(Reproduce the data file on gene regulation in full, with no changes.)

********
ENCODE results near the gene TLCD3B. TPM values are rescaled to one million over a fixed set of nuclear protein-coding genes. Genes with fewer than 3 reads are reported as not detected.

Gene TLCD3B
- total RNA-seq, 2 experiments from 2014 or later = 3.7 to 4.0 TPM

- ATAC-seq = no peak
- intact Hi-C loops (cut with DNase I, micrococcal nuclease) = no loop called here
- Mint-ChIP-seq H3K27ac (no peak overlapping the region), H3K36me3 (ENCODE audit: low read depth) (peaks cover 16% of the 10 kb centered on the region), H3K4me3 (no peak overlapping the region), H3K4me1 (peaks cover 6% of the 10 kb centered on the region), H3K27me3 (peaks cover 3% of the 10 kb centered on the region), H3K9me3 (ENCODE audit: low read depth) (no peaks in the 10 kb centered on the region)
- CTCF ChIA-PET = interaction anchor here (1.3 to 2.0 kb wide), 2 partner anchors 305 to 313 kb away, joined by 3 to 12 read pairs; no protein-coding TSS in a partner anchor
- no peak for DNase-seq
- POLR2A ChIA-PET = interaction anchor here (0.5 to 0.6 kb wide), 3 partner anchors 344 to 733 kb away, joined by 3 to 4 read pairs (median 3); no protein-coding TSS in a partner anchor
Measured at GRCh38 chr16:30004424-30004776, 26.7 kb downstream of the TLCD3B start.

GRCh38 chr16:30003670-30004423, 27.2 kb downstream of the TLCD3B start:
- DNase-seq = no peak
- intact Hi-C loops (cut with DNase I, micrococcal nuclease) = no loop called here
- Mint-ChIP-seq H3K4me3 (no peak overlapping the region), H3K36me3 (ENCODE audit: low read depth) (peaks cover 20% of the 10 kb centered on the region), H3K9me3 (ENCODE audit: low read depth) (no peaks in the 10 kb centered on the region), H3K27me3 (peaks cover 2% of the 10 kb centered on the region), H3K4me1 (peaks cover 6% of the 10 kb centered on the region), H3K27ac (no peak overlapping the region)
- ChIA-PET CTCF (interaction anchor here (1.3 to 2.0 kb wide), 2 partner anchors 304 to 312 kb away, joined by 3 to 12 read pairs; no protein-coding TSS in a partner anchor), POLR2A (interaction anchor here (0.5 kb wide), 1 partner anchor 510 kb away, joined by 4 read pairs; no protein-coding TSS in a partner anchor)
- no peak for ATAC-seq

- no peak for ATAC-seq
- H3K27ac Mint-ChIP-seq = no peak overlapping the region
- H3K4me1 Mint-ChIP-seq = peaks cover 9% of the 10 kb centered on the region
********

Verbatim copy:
ENCODE results near the gene TLCD3B. TPM values are rescaled to one million over a fixed set of nuclear protein-coding genes. Genes with fewer than 3 reads are reported as not detected.

Gene TLCD3B
- total RNA-seq, 2 experiments from 2014 or later = 3.7 to 4.0 TPM

- ATAC-seq = no peak
- intact Hi-C loops (cut with DNase I, micrococcal nuclease) = no loop called here
- Mint-ChIP-seq H3K27ac (no peak overlapping the region), H3K36me3 (ENCODE audit: low read depth) (peaks cover 16% of the 10 kb centered on the region), H3K4me3 (no peak overlapping the region), H3K4me1 (peaks cover 6% of the 10 kb centered on the region), H3K27me3 (peaks cover 3% of the 10 kb centered on the region), H3K9me3 (ENCODE audit: low read depth) (no peaks in the 10 kb centered on the region)
- CTCF ChIA-PET = interaction anchor here (1.3 to 2.0 kb wide), 2 partner anchors 305 to 313 kb away, joined by 3 to 12 read pairs; no protein-coding TSS in a partner anchor
- no peak for DNase-seq
- POLR2A ChIA-PET = interaction anchor here (0.5 to 0.6 kb wide), 3 partner anchors 344 to 733 kb away, joined by 3 to 4 read pairs (median 3); no protein-coding TSS in a partner anchor
Measured at GRCh38 chr16:30004424-30004776, 26.7 kb downstream of the TLCD3B start.

GRCh38 chr16:30003670-30004423, 27.2 kb downstream of the TLCD3B start:
- DNase-seq = no peak
- intact Hi-C loops (cut with DNase I, micrococcal nuclease) = no loop called here
- Mint-ChIP-seq H3K4me3 (no peak overlapping the region), H3K36me3 (ENCODE audit: low read depth) (peaks cover 20% of the 10 kb centered on the region), H3K9me3 (ENCODE audit: low read depth) (no peaks in the 10 kb centered on the region), H3K27me3 (peaks cover 2% of the 10 kb centered on the region), H3K4me1 (peaks cover 6% of the 10 kb centered on the region), H3K27ac (no peak overlapping the region)
- ChIA-PET CTCF (interaction anchor here (1.3 to 2.0 kb wide), 2 partner anchors 304 to 312 kb away, joined by 3 to 12 read pairs; no protein-coding TSS in a partner anchor), POLR2A (interaction anchor here (0.5 kb wide), 1 partner anchor 510 kb away, joined by 4 read pairs; no protein-coding TSS in a partner anchor)
- no peak for ATAC-seq

- no peak for ATAC-seq
- H3K27ac Mint-ChIP-seq = no peak overlapping the region
- H3K4me1 Mint-ChIP-seq = peaks cover 9% of the 10 kb centered on the region